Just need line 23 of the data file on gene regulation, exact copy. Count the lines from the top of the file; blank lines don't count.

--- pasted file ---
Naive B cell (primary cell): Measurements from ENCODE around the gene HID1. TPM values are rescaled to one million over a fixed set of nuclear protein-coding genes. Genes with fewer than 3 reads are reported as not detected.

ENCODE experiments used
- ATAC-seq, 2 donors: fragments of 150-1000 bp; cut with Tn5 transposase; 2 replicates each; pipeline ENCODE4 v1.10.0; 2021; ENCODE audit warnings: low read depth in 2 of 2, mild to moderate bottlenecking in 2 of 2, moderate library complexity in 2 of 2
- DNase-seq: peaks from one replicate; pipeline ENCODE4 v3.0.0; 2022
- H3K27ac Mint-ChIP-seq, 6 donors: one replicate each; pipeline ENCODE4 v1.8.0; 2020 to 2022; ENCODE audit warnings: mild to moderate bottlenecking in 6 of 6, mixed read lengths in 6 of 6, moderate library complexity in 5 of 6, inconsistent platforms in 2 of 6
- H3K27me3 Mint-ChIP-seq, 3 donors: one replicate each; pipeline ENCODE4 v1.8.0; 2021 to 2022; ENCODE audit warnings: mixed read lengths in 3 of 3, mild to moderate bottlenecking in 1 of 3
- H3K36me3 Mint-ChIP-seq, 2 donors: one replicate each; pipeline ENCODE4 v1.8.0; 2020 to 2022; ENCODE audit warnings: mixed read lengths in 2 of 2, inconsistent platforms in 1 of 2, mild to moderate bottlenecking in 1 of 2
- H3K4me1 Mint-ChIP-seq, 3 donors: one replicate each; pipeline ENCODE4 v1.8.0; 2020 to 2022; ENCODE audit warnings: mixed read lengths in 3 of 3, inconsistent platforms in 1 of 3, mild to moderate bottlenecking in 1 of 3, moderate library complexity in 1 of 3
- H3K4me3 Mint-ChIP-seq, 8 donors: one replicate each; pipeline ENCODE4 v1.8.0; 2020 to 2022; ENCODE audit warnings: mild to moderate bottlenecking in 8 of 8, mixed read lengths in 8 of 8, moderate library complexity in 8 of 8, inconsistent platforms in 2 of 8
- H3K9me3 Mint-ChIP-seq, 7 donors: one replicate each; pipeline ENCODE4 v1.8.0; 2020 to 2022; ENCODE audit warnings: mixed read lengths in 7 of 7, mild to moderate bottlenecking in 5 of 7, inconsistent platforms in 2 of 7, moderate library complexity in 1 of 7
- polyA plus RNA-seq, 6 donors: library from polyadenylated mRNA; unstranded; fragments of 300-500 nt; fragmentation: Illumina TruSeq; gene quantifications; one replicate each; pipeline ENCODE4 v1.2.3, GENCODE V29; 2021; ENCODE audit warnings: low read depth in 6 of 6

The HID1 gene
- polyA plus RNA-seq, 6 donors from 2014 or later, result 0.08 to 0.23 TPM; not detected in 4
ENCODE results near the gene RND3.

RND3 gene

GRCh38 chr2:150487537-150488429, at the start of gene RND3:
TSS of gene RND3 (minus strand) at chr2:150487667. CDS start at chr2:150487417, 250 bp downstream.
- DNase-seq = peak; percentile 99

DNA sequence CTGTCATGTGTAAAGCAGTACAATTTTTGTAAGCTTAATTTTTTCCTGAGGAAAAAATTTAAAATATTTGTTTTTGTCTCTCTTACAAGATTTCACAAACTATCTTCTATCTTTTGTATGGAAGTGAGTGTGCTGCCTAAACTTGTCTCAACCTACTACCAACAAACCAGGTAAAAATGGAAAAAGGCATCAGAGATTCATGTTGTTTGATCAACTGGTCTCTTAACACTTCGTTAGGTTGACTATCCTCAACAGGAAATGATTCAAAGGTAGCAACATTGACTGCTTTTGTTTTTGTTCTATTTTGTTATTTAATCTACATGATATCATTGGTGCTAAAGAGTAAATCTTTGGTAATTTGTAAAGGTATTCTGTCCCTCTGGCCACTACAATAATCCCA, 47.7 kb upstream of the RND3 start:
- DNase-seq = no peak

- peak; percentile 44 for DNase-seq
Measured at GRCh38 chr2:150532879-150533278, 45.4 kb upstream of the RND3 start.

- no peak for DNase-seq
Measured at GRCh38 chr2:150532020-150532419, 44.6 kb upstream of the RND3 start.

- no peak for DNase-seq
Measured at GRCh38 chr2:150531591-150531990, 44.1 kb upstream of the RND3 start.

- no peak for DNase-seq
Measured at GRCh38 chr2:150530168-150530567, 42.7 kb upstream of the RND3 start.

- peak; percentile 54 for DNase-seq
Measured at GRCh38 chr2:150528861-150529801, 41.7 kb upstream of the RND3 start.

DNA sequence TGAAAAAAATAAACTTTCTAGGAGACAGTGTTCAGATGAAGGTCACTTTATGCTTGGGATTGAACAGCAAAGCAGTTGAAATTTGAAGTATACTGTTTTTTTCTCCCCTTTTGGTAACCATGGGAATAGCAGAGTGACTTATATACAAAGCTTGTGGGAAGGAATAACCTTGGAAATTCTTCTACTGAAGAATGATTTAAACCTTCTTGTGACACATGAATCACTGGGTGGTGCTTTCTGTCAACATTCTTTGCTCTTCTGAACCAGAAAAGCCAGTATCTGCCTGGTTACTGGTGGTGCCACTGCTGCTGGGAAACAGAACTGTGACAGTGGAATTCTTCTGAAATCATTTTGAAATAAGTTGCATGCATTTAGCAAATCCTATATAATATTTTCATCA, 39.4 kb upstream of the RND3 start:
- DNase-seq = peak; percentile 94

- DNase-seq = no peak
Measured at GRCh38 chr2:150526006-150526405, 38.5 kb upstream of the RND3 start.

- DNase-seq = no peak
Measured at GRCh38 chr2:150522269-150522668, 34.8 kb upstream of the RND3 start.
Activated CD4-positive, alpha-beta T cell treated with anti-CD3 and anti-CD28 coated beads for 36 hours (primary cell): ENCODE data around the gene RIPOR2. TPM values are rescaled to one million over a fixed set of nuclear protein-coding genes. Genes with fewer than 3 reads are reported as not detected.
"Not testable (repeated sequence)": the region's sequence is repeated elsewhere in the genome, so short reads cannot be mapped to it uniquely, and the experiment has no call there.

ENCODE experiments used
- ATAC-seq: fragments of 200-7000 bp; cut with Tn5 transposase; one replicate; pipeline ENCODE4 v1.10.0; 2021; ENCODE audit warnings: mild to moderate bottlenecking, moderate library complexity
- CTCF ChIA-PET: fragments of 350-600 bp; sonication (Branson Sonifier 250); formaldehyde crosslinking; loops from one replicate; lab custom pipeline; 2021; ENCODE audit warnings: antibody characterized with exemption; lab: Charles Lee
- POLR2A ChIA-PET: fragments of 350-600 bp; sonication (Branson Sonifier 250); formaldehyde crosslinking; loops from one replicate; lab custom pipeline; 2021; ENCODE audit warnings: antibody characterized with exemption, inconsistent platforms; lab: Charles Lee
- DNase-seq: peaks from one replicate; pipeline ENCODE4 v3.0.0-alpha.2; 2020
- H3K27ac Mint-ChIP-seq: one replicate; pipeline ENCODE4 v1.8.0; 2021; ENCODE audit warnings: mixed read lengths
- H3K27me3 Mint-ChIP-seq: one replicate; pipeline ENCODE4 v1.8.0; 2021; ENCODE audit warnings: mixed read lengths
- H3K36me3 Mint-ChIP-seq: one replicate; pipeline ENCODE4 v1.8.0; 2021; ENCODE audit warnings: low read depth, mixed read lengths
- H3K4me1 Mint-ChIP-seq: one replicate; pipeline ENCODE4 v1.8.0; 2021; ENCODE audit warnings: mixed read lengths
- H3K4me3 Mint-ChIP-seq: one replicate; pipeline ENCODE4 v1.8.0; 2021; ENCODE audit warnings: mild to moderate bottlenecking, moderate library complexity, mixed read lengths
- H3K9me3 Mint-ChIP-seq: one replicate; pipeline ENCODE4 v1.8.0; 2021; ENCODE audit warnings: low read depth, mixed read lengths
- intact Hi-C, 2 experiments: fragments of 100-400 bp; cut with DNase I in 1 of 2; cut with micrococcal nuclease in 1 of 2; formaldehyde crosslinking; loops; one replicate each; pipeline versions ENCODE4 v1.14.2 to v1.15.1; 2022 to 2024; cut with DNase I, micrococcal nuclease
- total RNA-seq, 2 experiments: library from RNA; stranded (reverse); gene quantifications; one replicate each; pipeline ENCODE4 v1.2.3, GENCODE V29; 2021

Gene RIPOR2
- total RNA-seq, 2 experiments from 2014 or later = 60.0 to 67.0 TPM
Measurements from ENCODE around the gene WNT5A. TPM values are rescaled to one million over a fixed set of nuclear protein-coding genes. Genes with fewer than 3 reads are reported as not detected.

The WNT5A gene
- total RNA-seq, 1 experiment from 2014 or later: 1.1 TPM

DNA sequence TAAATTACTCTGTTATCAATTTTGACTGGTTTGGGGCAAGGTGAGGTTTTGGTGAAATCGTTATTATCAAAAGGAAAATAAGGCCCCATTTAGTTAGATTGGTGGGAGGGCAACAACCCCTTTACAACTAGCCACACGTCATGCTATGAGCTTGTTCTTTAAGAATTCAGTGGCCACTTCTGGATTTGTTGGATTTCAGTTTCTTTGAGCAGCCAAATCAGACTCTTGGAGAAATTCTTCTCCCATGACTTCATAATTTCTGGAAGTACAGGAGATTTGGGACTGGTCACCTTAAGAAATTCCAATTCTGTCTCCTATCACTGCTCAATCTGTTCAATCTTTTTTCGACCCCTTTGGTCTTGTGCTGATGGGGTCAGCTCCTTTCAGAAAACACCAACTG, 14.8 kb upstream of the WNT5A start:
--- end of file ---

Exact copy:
- no peak for DNase-seq